The COVID19 pandemic has disrupted many things here in America. As every parent knows, one of the major disruptions took place in the realm of education. News has been coming out that among the disruptions in education has been the number of parents choosing to homeschool their kids. Now, we’re not talking about the quasi-homeschooling that all kids experienced when their schools closed and all the kids went to Zoom School, we’re talking about folks who have decided to unenroll their students from public or private school and teach their children themselves.
In March, the Census Bureau released results of their Household Pulse Survey. The Survey said…
By fall, 11.1% of households with school-age children reported homeschooling (Sept. 30-Oct. 12). A clarification was added to the school enrollment question to make sure households were reporting true homeschooling rather than virtual learning through a public or private school.
That change represents an increase of 5.6 percentage points and a doubling of U.S. households that were homeschooling at the start of the 2020-2021 school year compared to the prior year.
In Georgia, the Survey reported that a staggering 16% of households were homeschooling last fall. This is also the number of African-American households homeschooling nationwide (up from 3% pre-pandemic!). It will be interesting to see if data for the 2021-2022 school year reflects a return to public and private schools as school buildings reopen, or if these parents decide to continue homeschooling.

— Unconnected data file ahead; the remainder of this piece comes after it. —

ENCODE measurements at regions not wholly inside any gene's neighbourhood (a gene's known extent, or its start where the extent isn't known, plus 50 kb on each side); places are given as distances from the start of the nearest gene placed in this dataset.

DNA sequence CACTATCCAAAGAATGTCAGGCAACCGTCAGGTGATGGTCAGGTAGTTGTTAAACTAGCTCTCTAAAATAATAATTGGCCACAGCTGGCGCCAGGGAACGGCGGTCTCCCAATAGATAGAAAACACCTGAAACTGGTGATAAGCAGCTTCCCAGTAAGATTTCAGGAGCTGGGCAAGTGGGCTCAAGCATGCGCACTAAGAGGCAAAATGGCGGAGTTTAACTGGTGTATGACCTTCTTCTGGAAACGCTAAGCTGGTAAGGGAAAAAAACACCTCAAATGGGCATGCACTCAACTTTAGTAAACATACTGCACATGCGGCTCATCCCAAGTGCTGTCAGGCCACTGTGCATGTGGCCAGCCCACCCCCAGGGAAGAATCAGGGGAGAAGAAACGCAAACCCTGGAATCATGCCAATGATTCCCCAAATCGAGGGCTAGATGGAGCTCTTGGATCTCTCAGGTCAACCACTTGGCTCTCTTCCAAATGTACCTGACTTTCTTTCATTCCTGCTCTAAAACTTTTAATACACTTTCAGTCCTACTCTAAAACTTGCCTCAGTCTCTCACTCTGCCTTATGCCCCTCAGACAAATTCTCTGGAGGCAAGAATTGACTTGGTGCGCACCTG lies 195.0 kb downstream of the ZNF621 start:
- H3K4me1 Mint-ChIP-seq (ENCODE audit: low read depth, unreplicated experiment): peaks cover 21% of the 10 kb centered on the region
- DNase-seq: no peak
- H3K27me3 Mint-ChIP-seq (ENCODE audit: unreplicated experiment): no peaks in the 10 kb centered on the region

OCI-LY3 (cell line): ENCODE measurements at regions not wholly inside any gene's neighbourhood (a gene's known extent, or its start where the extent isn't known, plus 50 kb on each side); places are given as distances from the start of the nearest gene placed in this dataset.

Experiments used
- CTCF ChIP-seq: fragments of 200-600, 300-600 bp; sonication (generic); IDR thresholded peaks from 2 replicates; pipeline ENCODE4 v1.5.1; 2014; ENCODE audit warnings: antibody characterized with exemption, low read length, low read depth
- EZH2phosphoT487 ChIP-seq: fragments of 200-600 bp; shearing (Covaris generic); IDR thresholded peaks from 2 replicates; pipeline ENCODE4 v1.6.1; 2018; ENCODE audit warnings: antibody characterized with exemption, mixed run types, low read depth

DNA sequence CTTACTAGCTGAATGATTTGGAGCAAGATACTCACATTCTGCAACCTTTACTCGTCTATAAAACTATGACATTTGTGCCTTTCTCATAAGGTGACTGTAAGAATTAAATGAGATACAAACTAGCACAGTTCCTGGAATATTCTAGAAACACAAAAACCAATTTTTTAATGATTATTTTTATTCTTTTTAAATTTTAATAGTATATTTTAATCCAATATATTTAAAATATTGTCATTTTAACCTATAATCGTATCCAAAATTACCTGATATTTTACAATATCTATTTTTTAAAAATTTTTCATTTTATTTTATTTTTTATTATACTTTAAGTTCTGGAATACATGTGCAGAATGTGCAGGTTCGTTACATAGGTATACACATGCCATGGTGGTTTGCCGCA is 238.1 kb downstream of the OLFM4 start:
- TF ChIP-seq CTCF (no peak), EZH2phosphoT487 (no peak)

A guest post in Bari Weiss’ Substack today takes a look at why some parents chose homeschooling.
When the covid lockdowns hit in March 2020 — in a matter of a few weeks, some 124,000 public and private schools with 55.1 million students shut down — American families suddenly had to adjust to school-via-screen.
The parents weren’t just upset about all the screen time their kids were logging. They were upset about what they saw on those screens. For the first time, millions of moms and dads could watch, in real time, their children’s teachers teaching.
It was a moment of “parent empowerment,” said Kerry McDonald, a senior fellow at the libertarian Foundation for Economic Education. That’s one way to put it.
Here’s another: “My kindergartener was getting maybe twenty minutes of instruction per day,” said Pauline, a house cleaner in Durham, North Carolina, who prefers using only her middle name to stay anonymous.
Pauline and her child lasted about two weeks in remote school before she decided it was a waste of everyone’s time. After a summer of lockdown, Pauline opted for a “homeschool co-op” with four other families. She was planning to send her now seven-year-old back to public school this year. “Being isolated made my kid miserable,” she said. “And I like public school. I was excited to send my kid there.”
The Delta variant, combined with her husband’s asthma, and the fact that there is no vaccine requirement for teachers in her district threw a wrench in that plan. What started as a short-term solution has morphed into a new normal.
As my colleague Jamie Lord and I recently discussed, this is the real beauty of the concept of school choice: whether you want kids masked, or unmasked, have your school teach a certain curriculum or not, all parents, no matter their income status or location, should have choices in how and where their kid is educated.